• Susan, I had never heard of wine cap mushrooms until your comment. Do you eat the ones you grow? I don’t know whether Stargazer lilies form additional bulbs other lilies, irises, daffodils etc. do. My guess would be no, based on the one I planted at our Alexandria home which came up and bloomed reliably each year, but never more than one stem. Unlike the York stem, the one at the Alexandria home never had more than one or two blooms. But it seems that, if the bulbs were doubling, there would be more than one stem? In any case, they’re quite inexpensive to buy. I got several to plant at the Potomac Shores home and they already bloomed just weeks after being planted. So, even if propagation is out for them, at least they are readily available to buy for very little money.

  2. Chris

    Hi Julia,
    Wow, beautiful flowers! I can imagine that your yard radiates with color and excitement. I’m sure it’s a lot of work keeping the grounds, but worth it. Our yard has diminished over the years (21 years ago, we built this house). Due to many things, it’s gotten harder to care for the beds, and “protect” them. I think I’ve mentioned that we are fairly secluded, and have wildlife homesteading on the property. In recent years, the deer (or other critters) have found culinary delight in so many of the flowers. Once they bloom, it won’t be long until they’re a gourmet meal for my “pets”. That’s just life in “the swamp”! 😊 Speaking of critters, we haven’t seen Robert in a couple weeks. I hate to think he’s moved on, or found a better home.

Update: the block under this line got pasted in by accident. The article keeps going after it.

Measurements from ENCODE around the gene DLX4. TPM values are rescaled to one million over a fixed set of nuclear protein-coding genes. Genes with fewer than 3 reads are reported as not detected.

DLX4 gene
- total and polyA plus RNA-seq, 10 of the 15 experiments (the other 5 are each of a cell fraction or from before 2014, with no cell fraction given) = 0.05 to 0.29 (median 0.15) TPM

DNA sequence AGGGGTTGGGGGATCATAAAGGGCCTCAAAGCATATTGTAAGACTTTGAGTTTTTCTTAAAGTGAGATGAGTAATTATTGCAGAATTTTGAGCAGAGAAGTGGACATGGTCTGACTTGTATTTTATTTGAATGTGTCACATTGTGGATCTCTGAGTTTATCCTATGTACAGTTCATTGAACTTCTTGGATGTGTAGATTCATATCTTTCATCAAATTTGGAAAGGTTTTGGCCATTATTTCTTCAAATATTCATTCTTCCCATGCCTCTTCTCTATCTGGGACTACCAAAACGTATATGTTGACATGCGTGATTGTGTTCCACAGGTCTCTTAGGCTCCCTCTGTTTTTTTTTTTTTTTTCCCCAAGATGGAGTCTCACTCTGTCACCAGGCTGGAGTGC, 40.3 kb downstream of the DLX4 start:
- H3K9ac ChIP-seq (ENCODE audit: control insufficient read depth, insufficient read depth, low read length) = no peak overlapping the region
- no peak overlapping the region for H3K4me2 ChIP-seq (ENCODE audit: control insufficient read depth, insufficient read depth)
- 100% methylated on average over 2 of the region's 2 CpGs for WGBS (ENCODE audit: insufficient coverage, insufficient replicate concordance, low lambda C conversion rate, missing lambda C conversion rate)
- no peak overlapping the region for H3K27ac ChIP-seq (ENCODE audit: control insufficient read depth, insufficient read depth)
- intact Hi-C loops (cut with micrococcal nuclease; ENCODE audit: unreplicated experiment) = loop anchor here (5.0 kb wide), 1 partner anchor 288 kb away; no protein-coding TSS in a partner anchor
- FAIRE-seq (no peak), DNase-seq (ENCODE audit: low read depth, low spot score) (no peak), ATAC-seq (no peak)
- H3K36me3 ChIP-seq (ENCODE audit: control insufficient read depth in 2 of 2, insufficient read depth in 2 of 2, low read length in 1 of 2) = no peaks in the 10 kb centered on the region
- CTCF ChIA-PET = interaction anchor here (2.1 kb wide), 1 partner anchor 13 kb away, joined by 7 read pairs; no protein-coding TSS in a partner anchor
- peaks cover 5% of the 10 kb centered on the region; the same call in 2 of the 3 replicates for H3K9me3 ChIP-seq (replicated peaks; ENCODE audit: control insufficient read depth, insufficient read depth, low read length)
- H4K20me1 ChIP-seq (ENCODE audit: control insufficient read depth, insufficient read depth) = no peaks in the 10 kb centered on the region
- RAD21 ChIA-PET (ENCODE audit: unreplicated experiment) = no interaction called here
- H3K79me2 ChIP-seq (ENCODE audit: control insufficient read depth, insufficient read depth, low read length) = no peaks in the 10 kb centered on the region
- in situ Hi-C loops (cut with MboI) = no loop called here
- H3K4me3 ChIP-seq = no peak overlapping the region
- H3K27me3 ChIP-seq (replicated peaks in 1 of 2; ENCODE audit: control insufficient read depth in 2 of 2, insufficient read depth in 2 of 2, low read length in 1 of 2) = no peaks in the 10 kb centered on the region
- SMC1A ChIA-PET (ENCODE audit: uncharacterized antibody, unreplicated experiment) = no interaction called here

Well, no surprises here. I simply agree with Forrest: “Life is like a box of chocolates, you never know what you’re gonna get?” 😀
    Have a blessed week!

    • Hi Chris, I hope that Robert comes circling back soon. Perhaps he tapped out the supply of “varmits” in the immediate area but he may return. I can identify with what you’re saying about it getting harder to tend the grounds. It’s amazing how much stuff can get overgrown (even good stuff) and of course the critters love overgrown stuff. Our back yard, which has about half the lot outside the fence in a wooded area that backs up to a creek, is much harder to keep up with than the front yard, but even that is a lot of work. After years of hand weeding I finally gave up and started using Preen in the mulching, which is helping a lot. But the crabgrass is a constant battle. I’m very thankful to have found a very reliable lawn care guy to help me with the York home. No telling what it would look like if he wasn’t taking such good care of the place. Hope you are having a nice week and staying cool! Here in Virginia we are predicted to have triple digit temperatures this week.